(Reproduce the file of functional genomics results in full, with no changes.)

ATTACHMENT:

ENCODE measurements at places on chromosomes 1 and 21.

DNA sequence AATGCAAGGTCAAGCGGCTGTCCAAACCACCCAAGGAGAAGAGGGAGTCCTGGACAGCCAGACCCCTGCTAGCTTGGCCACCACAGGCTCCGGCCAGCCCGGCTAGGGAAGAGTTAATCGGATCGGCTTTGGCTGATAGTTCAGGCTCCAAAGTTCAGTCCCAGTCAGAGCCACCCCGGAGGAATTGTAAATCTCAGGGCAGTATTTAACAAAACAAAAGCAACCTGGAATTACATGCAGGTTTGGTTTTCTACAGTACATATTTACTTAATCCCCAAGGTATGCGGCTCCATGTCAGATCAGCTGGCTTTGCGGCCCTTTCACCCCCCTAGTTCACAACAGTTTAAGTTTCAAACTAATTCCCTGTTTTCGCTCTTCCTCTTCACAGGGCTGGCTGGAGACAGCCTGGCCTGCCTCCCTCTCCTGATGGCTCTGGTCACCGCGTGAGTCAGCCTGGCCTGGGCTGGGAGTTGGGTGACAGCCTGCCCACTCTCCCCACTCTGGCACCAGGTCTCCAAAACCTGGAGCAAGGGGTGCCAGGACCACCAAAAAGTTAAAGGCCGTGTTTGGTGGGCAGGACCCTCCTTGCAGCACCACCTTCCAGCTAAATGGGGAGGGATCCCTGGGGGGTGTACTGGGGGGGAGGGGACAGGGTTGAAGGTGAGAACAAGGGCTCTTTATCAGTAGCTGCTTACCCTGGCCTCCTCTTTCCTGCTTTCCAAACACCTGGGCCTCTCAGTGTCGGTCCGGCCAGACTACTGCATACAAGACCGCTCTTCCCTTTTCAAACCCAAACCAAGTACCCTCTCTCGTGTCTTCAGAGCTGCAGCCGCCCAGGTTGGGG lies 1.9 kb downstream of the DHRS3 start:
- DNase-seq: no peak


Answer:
ENCODE measurements at places on chromosomes 1 and 21.

DNA sequence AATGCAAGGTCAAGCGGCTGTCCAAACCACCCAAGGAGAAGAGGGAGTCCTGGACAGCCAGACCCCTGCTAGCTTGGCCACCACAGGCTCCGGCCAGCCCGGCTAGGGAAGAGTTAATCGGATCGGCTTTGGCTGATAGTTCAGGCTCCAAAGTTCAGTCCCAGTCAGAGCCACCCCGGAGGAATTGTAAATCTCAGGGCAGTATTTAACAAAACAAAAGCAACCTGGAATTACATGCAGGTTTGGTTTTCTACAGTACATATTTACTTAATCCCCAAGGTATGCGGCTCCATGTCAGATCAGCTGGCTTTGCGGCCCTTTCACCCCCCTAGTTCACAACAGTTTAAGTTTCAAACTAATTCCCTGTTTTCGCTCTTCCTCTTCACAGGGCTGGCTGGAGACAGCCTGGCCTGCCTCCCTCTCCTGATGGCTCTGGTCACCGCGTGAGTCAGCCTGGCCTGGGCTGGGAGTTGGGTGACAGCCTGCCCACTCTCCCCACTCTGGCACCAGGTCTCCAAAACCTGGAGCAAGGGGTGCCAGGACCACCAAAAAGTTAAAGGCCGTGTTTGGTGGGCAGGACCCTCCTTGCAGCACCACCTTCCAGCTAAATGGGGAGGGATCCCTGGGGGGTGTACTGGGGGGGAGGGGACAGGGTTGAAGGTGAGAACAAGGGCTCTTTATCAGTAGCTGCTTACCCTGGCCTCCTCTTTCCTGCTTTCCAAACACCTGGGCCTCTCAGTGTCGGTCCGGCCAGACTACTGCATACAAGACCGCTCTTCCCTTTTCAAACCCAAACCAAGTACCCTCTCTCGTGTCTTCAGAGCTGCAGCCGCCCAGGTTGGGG lies 1.9 kb downstream of the DHRS3 start:
- DNase-seq: no peak